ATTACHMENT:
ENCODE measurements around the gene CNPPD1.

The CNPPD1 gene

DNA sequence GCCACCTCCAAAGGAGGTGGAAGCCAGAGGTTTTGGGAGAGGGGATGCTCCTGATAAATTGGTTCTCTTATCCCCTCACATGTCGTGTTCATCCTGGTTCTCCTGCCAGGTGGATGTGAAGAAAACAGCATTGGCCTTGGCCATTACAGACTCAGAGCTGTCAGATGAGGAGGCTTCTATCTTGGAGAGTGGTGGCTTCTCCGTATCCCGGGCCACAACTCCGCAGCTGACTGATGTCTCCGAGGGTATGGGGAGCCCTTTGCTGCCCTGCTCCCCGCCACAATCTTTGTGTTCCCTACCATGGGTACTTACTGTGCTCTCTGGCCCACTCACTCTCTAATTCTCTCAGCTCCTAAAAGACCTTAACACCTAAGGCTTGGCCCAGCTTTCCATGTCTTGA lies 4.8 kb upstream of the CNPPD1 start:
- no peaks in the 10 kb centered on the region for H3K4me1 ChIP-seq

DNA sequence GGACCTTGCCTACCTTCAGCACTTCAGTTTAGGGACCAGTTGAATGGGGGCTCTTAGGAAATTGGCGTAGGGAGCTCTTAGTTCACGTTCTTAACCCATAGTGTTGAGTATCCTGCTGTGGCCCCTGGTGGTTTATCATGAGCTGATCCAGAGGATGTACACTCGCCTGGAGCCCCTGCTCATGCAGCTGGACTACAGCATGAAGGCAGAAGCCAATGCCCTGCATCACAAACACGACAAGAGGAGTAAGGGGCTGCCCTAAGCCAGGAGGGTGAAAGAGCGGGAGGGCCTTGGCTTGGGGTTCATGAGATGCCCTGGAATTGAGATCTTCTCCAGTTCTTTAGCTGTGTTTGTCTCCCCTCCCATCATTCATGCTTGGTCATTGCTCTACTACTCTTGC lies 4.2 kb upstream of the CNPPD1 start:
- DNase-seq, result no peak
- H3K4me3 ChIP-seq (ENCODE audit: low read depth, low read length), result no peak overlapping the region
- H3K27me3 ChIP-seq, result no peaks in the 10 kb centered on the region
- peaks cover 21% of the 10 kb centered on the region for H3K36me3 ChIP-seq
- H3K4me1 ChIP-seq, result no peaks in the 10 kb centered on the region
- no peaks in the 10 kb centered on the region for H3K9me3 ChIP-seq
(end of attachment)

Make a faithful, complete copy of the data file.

ENCODE measurements around the gene CNPPD1.

The CNPPD1 gene

DNA sequence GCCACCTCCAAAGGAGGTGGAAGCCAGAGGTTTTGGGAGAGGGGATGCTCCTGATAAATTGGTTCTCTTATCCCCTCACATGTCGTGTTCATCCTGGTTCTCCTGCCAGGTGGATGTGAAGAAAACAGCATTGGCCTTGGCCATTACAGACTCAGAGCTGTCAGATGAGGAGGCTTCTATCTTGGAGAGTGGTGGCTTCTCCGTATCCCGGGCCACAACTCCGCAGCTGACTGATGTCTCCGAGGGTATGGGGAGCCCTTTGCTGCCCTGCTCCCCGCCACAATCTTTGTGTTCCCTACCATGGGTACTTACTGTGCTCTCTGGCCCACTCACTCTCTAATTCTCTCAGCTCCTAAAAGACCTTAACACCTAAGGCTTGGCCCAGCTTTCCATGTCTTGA lies 4.8 kb upstream of the CNPPD1 start:
- no peaks in the 10 kb centered on the region for H3K4me1 ChIP-seq

DNA sequence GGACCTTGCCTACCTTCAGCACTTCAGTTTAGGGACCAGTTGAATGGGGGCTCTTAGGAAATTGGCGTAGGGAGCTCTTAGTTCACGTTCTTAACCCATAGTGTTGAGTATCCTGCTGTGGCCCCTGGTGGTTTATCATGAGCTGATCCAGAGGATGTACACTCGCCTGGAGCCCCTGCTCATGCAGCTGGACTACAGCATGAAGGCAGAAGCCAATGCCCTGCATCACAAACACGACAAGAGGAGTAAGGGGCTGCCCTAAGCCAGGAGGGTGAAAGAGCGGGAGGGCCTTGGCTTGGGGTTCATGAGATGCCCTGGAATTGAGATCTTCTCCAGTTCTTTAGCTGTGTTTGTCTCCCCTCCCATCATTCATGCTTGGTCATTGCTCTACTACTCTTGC lies 4.2 kb upstream of the CNPPD1 start:
- DNase-seq, result no peak
- H3K4me3 ChIP-seq (ENCODE audit: low read depth, low read length), result no peak overlapping the region
- H3K27me3 ChIP-seq, result no peaks in the 10 kb centered on the region
- peaks cover 21% of the 10 kb centered on the region for H3K36me3 ChIP-seq
- H3K4me1 ChIP-seq, result no peaks in the 10 kb centered on the region
- no peaks in the 10 kb centered on the region for H3K9me3 ChIP-seq